US military has killed al-Qaeda leaders with a drone
The US claims to have killed one of the leaders of the terror network in Syria. According to current knowledge, civilians were not harmed.
The US military claims to have killed one of the leaders of the Al-Qaeda terrorist network in Syria. Abdul Hamid al-Matar was killed in a drone attack in northwest Syria, a spokesman for the US Central Command said on Friday. According to current knowledge, civilians were not harmed in the attack near Suluk.
USA: Al-Qaeda uses Syria as a retreat
The killing of al-Matar will affect al-Qaeda’s ability to "plan and carry out further attacks worldwide," added the army spokesman. The extremist organization continues to "pose a threat to the United States and our allies." Al-Qaeda is using Syria as a retreat to regroup and plan missions abroad.
According to the Pentagon, the US had already killed an al-Qaeda commander in a US air strike in the Idlib region in northwest Syria at the end of September. The drone attack on al-Matar came two days after an attack on an air base in southern Syria used by the US-led anti-IS coalition.
Around 500,000 people have been killed in the country since the civil war in Syria began in 2011. More than 6.6 million others sought refuge abroad.
Six Palestinian groups declared terrorist organizations
Israel has classified several groups as terrorist because of alleged links to left-wing extremists. Members can now be prosecuted.
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Israel's Defense Minister Benny Gantz has declared six Palestinian non-governmental organizations to be terrorist organizations. The groups - including the human rights organization Al-Hak and the Addameer prisoners' association - have ties to the militant Popular Front for the Liberation of Palestine (PFLP), it said in a statement.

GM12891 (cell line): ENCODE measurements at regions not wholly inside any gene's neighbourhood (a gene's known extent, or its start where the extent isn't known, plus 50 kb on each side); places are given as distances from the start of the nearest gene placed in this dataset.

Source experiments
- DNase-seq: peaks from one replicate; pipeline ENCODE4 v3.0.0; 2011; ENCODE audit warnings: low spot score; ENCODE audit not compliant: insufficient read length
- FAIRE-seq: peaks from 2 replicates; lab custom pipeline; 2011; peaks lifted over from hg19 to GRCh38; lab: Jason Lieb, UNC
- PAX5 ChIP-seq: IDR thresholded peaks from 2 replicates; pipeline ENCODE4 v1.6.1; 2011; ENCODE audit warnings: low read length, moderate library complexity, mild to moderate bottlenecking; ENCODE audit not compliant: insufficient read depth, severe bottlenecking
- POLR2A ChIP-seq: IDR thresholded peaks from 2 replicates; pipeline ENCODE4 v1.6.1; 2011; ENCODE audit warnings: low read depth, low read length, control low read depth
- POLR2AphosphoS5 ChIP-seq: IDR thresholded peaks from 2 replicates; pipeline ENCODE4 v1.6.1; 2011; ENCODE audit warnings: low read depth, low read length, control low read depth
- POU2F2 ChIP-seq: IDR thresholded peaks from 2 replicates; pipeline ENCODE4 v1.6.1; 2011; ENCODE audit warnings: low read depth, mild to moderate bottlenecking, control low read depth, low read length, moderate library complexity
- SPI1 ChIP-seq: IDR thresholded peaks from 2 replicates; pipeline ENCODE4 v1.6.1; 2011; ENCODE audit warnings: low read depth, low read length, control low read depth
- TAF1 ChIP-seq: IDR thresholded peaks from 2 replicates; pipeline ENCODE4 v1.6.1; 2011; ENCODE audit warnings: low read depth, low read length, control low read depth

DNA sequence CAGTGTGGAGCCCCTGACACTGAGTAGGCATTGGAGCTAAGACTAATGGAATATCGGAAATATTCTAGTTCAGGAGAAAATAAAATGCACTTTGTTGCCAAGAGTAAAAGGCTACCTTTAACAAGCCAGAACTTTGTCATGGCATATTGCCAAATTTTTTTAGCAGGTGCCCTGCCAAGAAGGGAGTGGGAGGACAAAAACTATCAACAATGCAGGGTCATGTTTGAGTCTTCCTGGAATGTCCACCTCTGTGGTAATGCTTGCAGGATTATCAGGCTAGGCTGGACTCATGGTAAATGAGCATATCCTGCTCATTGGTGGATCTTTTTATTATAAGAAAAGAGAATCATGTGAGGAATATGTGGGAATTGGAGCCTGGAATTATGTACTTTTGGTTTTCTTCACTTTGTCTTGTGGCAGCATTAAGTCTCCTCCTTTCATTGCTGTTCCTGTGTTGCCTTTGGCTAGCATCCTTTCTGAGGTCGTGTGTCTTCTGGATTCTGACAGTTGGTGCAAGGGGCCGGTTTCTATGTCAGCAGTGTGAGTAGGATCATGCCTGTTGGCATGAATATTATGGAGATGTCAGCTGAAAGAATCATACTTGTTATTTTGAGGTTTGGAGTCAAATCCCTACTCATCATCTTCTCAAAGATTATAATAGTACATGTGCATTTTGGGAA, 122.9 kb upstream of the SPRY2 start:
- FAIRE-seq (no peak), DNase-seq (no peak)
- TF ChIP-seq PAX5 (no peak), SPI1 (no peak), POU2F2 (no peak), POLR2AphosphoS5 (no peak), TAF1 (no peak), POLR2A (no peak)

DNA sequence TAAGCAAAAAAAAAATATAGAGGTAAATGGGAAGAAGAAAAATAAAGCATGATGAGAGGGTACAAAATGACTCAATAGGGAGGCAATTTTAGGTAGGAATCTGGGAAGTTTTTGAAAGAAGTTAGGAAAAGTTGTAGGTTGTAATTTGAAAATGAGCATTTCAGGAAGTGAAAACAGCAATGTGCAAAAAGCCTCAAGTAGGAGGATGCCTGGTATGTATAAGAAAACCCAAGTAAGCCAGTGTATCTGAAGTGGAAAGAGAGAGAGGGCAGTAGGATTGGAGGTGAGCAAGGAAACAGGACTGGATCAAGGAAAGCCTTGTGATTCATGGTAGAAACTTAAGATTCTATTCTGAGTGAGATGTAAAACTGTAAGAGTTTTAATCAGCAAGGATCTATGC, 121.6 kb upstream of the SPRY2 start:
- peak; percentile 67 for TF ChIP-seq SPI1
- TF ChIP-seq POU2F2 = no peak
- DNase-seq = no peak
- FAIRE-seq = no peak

The organizations are among other things crucial for the financing of the PFLP. They would have received large sums of money from European countries. The PFLP also used the money to make payments to the families of assassins.
The PFLP is a left-wing extremist, Marxist-Leninist movement that has carried out terrorist attacks against Israelis, among other things. The organization has also been active in Germany since the 1970s . The EU and the US list the PFLP as a terrorist organization.
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In addition to Al-Hak and Addameer, founded in 1979, the new measure in Israel also affects the Defense for Children International-Palestine organization, the Bisan Center for Research and Development and the Union of Palestinian Women's Committees and Union of Agricultural Work Committees. Most of the groups listed want to document alleged human rights violations by Israel and the Palestinian Authority, both of which regularly arrest Palestinian activists.
According to the Israeli government, this decision bans any activities of the groups in the country. Anyone who joins them or supports them could be prosecuted, it said. Israel will turn to international agencies that support these organizations financially or work with them. The aim is to end this aid.
Shavan Jabarin, director of Al-Hak, described the move as a "dangerous development," as the Palestinian news agency Wafa reported. It is a tactic to stop the facilities and drain their financial resources.
The Palestinian Foreign Ministry spoke in a statement of a "strategic attack" on Palestinian civil society, as Wafa reported. The Palestinian Authority condemned the move, calling it an attack on Palestinian civil society and the fundamental right of the Palestinian people to oppose the "illegal occupation of Israel" and expose its "ongoing crimes".
The Israeli human rights group B'Tselem declared its solidarity with the Palestinian groups. The clear goal is to shut down the organizations. They are proud of the work they have done together over the past few years and are determined to continue, it said.
The human rights organizations Amnesty International and Human Rights Watch also criticized Israel's decision. "This terrible and unjust decision is an attack by the Israeli government on the international human rights movement," it said in a joint statement.
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